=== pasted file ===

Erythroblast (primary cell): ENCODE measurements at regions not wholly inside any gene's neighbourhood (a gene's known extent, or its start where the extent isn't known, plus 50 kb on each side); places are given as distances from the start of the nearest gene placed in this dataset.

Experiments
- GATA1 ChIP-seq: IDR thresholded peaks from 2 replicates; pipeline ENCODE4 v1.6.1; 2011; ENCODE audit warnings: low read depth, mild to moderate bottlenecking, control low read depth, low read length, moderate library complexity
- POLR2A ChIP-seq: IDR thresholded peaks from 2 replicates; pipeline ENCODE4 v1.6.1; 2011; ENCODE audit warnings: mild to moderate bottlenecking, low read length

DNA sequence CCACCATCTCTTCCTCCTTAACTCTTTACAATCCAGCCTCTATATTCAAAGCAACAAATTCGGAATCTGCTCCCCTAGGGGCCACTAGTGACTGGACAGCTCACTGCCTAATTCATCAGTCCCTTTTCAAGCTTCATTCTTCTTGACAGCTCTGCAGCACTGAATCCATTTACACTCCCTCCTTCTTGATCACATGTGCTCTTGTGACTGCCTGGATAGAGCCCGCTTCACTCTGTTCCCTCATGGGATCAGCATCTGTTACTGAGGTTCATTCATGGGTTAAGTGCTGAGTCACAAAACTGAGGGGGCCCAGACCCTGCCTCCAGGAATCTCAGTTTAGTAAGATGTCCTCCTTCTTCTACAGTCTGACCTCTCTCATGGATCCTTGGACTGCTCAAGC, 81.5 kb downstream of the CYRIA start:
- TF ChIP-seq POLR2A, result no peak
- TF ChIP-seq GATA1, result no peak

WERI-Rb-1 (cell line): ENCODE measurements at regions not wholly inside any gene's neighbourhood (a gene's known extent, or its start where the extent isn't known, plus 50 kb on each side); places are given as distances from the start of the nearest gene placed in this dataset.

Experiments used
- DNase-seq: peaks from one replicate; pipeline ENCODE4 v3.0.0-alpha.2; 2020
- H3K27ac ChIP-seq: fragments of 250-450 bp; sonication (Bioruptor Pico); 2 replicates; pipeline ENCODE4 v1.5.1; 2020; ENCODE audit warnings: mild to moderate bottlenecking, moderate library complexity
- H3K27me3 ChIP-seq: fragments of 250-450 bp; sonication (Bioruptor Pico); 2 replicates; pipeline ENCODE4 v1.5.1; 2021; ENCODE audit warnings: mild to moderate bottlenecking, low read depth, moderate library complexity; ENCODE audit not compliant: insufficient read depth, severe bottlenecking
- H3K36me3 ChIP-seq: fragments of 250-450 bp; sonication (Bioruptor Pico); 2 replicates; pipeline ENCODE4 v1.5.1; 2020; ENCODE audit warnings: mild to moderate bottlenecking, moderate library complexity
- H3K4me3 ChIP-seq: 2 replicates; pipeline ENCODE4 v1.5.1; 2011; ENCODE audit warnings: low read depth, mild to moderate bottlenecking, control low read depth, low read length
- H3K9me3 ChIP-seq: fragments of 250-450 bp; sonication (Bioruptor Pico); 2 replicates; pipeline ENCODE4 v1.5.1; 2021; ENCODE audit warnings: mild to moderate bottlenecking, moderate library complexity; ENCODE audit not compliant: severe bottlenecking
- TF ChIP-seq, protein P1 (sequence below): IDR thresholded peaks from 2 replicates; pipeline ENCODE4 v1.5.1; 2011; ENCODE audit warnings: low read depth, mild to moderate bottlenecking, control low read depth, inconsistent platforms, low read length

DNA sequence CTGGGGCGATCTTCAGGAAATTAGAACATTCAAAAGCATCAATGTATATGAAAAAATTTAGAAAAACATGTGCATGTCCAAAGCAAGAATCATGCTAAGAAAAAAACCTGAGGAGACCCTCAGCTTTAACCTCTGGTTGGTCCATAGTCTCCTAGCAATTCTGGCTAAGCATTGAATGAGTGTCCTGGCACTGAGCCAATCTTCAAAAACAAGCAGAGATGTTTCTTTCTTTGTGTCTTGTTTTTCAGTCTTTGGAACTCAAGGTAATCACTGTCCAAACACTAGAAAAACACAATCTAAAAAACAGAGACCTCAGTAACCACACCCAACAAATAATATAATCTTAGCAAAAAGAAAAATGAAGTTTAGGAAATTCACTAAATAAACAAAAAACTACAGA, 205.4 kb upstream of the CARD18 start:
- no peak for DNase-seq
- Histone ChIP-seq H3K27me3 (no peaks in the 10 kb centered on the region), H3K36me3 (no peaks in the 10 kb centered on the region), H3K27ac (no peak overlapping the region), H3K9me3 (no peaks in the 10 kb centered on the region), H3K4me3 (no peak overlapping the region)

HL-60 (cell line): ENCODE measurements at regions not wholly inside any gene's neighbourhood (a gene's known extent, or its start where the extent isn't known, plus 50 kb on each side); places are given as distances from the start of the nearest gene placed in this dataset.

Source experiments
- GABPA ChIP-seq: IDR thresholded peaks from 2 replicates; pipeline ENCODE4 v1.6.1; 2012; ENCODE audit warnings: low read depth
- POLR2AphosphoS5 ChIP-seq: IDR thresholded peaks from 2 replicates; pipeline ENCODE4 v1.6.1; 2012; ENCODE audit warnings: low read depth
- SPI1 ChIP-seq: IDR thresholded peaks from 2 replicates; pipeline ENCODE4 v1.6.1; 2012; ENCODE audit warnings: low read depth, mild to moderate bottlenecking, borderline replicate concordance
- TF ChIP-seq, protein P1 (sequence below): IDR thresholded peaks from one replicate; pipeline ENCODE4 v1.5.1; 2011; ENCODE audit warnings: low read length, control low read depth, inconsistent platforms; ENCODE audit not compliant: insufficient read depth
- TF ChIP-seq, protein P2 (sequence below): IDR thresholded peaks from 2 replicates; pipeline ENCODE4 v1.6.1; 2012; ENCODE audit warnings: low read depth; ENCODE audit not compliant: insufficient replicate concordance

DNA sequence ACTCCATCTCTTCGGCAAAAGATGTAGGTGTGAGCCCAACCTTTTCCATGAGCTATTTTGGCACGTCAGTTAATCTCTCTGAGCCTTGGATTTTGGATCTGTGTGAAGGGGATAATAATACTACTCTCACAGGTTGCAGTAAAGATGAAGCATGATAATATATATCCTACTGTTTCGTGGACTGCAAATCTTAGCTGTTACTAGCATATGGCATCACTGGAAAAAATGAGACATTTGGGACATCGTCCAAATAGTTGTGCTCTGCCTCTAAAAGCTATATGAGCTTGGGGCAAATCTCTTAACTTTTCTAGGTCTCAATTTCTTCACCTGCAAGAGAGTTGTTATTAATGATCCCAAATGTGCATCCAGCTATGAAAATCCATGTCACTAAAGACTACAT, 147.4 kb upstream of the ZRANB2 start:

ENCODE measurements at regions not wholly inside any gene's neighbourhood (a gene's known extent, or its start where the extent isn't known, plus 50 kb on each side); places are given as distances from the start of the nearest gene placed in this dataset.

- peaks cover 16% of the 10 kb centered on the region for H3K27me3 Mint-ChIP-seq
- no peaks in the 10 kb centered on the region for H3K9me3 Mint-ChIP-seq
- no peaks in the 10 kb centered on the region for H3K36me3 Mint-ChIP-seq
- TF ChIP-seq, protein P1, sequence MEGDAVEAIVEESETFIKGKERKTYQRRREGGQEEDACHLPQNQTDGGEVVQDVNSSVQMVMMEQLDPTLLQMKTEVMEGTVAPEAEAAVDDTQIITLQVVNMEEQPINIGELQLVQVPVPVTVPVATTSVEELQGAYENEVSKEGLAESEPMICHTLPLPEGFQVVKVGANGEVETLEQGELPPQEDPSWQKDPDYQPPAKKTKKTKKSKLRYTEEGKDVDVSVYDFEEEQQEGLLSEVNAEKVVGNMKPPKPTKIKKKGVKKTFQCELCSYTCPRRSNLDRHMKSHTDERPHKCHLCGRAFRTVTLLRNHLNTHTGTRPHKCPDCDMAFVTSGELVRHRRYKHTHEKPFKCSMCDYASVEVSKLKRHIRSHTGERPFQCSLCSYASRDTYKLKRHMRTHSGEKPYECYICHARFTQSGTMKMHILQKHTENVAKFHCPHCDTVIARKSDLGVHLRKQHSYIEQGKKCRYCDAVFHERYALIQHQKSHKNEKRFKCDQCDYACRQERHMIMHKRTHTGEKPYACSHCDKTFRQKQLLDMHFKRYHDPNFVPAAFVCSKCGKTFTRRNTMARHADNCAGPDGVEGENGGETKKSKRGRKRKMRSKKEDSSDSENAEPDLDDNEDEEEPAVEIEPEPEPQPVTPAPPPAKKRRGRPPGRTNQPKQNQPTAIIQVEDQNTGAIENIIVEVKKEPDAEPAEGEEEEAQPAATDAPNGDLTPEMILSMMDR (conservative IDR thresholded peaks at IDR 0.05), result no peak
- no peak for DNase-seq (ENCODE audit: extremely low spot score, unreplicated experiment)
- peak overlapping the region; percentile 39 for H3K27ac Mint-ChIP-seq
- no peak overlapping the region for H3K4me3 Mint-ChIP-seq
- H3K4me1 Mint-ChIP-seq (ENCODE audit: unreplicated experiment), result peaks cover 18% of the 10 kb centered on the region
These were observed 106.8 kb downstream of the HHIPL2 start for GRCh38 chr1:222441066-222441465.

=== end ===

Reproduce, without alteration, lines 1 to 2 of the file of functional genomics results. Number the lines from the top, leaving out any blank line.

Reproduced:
Erythroblast (primary cell): ENCODE measurements at regions not wholly inside any gene's neighbourhood (a gene's known extent, or its start where the extent isn't known, plus 50 kb on each side); places are given as distances from the start of the nearest gene placed in this dataset.

Experiments